Abstract

Background: The current landscape and treatment patterns of disease-modifying therapy (DMT) use among pediatric patients with multiple sclerosis (MS) is not yet well understood. This study examined DMT utilization and treatment patterns among pediatric patients newly diagnosed with MS.

Methods: Pediatric patients (<18 years) with 2 MS diagnosis claims from January 1, 2010, to December 31, 2016, were identified from the MarketScan Commercial Database. Index date was defined as the date of first MS diagnosis and patients were followed up for 1-year post-index date. Outcomes evaluated included percentage of patients who initiated treatment after MS diagnosis, different DMTs initiated, treatment discontinuation, and switching treatment over the follow-up period.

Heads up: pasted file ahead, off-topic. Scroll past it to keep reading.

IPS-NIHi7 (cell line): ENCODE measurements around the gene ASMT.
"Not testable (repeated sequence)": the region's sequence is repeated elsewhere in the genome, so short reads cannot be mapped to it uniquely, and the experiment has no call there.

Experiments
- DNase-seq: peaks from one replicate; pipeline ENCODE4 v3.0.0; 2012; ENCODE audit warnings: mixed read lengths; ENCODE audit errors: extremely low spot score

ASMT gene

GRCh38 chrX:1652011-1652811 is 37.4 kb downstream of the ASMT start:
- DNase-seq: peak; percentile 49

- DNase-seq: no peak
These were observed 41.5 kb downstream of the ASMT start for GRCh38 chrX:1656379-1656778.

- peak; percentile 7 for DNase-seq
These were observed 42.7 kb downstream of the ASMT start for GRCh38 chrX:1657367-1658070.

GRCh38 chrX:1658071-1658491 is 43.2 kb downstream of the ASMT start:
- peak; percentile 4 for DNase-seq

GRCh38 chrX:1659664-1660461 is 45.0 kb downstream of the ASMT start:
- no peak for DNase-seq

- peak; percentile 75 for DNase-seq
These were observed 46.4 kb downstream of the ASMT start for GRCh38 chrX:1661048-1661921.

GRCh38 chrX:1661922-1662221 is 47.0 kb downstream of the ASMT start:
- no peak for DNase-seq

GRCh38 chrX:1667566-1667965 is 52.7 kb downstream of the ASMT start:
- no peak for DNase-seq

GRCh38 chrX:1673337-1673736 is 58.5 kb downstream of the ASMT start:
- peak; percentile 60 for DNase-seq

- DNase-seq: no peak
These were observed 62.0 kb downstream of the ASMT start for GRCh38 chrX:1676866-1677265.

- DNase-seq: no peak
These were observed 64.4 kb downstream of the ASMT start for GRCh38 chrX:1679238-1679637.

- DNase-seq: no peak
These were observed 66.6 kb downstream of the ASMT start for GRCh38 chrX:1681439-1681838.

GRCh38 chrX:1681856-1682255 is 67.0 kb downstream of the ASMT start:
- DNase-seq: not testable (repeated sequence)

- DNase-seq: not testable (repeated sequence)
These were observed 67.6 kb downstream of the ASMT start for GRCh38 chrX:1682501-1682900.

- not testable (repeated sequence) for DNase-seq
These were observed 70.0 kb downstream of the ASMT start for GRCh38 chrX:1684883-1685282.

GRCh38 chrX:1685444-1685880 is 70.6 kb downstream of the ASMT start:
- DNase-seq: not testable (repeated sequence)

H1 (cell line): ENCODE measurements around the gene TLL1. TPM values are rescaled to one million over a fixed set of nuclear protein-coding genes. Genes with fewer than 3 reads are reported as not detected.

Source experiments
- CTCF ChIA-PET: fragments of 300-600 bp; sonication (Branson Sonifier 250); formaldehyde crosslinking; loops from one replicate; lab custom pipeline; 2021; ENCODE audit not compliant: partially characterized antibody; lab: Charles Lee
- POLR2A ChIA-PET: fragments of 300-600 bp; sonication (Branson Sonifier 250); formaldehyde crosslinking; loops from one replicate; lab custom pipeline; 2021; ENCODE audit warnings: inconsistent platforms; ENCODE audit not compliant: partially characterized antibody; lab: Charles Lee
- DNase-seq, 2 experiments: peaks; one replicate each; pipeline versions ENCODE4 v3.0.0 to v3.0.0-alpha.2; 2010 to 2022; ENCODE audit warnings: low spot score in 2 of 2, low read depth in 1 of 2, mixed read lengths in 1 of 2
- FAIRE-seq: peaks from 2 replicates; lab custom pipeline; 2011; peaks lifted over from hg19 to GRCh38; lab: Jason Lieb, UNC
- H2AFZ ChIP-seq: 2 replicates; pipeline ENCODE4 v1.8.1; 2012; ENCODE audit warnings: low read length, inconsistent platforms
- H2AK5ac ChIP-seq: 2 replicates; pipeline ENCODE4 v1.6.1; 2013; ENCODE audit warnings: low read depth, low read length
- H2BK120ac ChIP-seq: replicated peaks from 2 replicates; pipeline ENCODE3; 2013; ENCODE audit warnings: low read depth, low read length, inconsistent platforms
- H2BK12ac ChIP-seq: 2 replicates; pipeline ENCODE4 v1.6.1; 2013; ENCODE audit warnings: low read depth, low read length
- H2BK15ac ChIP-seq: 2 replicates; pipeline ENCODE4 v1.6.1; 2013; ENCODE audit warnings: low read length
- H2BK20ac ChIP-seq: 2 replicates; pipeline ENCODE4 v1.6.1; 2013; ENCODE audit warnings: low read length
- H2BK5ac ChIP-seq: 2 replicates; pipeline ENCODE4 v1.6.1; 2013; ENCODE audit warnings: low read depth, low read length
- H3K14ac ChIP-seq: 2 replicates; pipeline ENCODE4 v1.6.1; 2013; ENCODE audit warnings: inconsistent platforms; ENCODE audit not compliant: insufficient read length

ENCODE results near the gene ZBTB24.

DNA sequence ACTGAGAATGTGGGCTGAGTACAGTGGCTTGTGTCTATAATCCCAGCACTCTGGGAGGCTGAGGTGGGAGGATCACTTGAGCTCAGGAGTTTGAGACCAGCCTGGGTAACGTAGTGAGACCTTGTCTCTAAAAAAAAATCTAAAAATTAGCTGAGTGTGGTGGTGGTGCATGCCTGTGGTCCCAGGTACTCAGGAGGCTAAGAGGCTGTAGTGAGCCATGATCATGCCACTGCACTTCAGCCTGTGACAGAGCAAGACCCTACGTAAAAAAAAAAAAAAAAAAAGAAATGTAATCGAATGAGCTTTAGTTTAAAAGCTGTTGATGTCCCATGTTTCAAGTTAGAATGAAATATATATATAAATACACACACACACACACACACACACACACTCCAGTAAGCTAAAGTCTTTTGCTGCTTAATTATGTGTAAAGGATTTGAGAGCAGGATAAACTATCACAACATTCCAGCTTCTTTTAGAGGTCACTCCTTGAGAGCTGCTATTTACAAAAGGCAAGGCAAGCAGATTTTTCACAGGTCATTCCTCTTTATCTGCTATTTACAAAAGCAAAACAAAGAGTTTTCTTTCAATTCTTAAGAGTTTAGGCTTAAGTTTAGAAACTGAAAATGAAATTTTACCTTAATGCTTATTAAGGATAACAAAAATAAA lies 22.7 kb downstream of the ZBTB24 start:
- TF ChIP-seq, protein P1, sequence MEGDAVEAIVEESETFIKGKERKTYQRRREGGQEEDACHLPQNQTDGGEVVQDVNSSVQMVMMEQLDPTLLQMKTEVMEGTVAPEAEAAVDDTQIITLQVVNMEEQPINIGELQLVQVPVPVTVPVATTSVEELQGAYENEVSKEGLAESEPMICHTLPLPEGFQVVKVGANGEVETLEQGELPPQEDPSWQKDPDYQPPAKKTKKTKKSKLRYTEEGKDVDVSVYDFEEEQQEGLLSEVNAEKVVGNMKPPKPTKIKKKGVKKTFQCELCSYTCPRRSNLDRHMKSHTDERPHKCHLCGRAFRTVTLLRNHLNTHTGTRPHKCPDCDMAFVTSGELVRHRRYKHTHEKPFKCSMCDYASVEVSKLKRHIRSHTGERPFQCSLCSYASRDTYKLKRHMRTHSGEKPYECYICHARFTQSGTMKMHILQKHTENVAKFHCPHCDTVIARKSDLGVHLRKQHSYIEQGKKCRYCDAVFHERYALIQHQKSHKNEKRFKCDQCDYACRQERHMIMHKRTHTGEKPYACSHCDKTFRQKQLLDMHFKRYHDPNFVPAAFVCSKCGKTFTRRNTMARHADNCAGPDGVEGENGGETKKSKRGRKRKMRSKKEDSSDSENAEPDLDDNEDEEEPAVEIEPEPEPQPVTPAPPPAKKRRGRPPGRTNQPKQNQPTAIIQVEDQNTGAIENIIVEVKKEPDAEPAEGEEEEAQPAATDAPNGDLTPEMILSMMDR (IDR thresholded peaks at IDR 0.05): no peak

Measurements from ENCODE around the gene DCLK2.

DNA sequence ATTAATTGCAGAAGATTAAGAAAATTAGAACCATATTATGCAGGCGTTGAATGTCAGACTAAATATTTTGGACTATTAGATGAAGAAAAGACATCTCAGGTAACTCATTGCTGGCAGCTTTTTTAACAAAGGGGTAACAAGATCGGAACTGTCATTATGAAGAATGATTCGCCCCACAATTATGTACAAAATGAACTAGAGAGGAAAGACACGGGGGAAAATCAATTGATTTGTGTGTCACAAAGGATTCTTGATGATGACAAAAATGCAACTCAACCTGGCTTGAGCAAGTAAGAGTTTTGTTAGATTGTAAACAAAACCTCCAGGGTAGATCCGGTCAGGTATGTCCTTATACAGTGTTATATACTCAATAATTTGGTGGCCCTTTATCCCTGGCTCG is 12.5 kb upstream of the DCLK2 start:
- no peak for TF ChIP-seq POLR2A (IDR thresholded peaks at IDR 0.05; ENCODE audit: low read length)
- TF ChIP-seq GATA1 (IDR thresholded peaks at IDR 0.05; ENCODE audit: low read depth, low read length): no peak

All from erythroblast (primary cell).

Results: Of the 182,057 newly diagnosed MS patients, 288 pediatric patients (mean age: 14 years; females: 61%) were identified. Within the first year of diagnosis, 188 patients (65.3%) did not receive any DMT. The most commonly first initiated treatments were interferons and glatiramer acetate (83%), but 28% of patients switched or discontinued from first initiated treatment within 6 months of treatment initiation.

Conclusions: This study suggests that a considerable proportion of pediatric MS patients remain untreated within one year. Patients most commonly initiated injectables as their first DMT. Overall approximately 1 in 3 patients failed on therapy early. Thus, the study warrants urgency in treating these patients with currently approved treatment options.

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